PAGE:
In January 2018, policy analysts Julia Gelatt and Sarah Pierce criticized as “lopsided” the Administration’s proposed legislative deal, which would have traded permanent residence for DACA beneficiaries for expanded border security, changes to asylum protocols, and the end to so-called “chain migration” through which green card recipients can petition for legal entry on behalf of parents, children, and other family members. “These major changes to the country’s immigration system are offered in exchange for a path to legal status for a small slice of the country’s unauthorized population,” said MPI, which denounced the proposed deal “a vehicle to enact sweeping, hardline reforms in the guise of a bill for DREAMers.” [10] Ultimately, no deal on DACA was reached and proponents sued to block the Administration from ending the program. The Supreme Court was expected to resolve the case in 2020, though the closing of the Court in response to coronavirus in March 2020 may delay a decision. [11]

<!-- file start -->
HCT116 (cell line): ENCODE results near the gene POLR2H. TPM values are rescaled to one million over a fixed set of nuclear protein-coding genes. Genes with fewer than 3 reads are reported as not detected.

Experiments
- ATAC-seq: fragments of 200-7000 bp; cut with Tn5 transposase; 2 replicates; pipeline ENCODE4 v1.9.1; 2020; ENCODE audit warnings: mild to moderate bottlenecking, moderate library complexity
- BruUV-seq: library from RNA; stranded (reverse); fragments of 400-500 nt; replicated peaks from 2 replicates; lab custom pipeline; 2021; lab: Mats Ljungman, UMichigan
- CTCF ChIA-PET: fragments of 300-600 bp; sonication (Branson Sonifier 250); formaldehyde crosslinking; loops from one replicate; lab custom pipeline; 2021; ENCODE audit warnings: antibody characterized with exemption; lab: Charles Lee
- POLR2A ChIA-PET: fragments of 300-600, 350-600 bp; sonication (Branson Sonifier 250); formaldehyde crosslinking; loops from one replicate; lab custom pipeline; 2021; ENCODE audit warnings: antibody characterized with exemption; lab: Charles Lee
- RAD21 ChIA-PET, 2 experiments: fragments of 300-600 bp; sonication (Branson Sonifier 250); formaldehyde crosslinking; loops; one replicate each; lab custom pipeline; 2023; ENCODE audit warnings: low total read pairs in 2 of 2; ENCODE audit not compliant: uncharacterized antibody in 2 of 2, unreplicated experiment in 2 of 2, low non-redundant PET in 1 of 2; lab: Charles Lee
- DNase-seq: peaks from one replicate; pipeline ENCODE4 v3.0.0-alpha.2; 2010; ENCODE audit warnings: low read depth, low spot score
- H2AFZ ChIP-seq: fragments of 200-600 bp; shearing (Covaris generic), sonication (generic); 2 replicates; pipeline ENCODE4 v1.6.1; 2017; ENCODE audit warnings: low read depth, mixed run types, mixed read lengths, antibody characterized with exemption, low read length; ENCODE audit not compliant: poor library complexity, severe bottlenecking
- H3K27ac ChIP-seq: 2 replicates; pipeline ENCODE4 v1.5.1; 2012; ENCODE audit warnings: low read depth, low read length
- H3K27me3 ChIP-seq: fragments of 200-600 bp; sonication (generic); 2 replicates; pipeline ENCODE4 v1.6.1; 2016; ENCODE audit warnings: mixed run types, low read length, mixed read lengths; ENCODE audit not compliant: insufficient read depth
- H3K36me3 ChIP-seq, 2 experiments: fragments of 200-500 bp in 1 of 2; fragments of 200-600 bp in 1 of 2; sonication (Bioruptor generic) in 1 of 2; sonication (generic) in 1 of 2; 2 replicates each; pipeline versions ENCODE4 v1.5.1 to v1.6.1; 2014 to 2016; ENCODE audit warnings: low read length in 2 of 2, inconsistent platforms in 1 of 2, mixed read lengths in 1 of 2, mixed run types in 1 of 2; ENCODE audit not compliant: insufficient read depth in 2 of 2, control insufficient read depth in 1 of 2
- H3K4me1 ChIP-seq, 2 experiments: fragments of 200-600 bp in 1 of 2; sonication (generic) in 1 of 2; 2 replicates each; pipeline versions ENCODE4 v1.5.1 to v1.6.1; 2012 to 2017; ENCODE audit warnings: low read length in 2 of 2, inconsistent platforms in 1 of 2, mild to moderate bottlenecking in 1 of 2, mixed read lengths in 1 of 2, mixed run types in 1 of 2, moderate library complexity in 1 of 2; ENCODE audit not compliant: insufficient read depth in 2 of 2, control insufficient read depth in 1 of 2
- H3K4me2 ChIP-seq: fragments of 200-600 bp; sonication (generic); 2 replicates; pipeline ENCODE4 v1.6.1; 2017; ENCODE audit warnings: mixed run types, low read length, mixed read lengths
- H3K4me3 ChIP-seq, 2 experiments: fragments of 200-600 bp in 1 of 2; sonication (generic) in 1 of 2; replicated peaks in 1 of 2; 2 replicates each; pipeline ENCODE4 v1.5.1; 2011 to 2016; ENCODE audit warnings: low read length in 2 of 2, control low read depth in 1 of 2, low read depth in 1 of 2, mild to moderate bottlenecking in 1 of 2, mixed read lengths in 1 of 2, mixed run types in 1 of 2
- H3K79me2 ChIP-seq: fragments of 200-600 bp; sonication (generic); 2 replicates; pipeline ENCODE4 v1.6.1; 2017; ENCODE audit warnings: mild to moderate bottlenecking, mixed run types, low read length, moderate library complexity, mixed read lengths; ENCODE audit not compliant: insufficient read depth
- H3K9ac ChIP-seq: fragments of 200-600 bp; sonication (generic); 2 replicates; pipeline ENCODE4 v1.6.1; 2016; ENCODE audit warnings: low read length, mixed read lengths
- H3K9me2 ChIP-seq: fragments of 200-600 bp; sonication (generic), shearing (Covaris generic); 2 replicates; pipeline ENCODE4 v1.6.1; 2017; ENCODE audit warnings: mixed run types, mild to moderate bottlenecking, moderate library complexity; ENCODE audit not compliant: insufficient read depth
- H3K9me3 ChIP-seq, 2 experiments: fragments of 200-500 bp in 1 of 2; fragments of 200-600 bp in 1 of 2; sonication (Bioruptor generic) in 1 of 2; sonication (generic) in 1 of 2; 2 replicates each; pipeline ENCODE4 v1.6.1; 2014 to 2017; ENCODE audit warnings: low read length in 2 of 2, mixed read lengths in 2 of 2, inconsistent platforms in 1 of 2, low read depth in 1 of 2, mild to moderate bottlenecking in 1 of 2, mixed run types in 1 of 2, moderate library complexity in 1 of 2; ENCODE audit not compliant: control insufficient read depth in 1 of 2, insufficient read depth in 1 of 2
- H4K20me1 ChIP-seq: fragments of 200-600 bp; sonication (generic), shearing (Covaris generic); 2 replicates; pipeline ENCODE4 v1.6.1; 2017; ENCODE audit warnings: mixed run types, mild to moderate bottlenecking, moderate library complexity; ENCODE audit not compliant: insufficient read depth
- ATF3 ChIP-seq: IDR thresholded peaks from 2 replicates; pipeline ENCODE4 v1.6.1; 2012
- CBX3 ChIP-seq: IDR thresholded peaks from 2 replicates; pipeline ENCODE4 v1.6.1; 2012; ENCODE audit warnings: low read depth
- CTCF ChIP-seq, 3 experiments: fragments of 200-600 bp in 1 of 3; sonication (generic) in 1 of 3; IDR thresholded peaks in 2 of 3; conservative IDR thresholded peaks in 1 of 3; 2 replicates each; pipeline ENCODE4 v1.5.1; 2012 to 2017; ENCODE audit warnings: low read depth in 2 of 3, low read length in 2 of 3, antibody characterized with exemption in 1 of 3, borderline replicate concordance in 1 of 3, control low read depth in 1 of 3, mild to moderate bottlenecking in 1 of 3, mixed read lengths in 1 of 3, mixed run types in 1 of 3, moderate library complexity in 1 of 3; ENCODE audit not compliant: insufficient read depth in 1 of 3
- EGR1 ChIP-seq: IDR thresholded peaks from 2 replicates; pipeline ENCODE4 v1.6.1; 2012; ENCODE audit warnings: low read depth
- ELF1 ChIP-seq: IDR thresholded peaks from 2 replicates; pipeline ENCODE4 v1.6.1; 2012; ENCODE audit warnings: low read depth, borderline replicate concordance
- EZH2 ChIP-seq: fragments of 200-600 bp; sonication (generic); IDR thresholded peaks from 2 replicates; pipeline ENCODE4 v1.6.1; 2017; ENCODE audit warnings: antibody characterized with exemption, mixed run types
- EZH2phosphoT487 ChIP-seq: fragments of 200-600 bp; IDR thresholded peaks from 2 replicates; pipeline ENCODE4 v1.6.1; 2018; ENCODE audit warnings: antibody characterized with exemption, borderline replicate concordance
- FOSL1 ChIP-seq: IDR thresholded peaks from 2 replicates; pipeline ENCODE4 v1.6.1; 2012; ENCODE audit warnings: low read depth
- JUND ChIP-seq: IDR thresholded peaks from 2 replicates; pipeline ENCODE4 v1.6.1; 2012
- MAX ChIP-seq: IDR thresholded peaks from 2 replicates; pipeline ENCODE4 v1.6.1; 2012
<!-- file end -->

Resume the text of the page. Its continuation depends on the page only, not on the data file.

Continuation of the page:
In May 2018, MPI published a report, based on a year-long series of visits to local Immigration and Customs Enforcement (ICE) offices as well as Freedom of Information Act requests, that documented state and local resistance to the Administration’s stepped-up immigration enforcement policies. The report noted that “changes in enforcement have resulted in a sudden and substantial increase in arrests and deportations,” but that arrests and deportations had not “reached peak levels set during the Bush and early Obama administrations” largely because of “state and local policies limiting cooperation with ICE,” especially “sanctuary” policies that prohibited or discouraged local enforcement from coordinating with federal immigration officials, programs educating illegal immigrants on their legal rights, and legal changes such as state laws permitting the undocumented to obtain driver’s licenses. [12]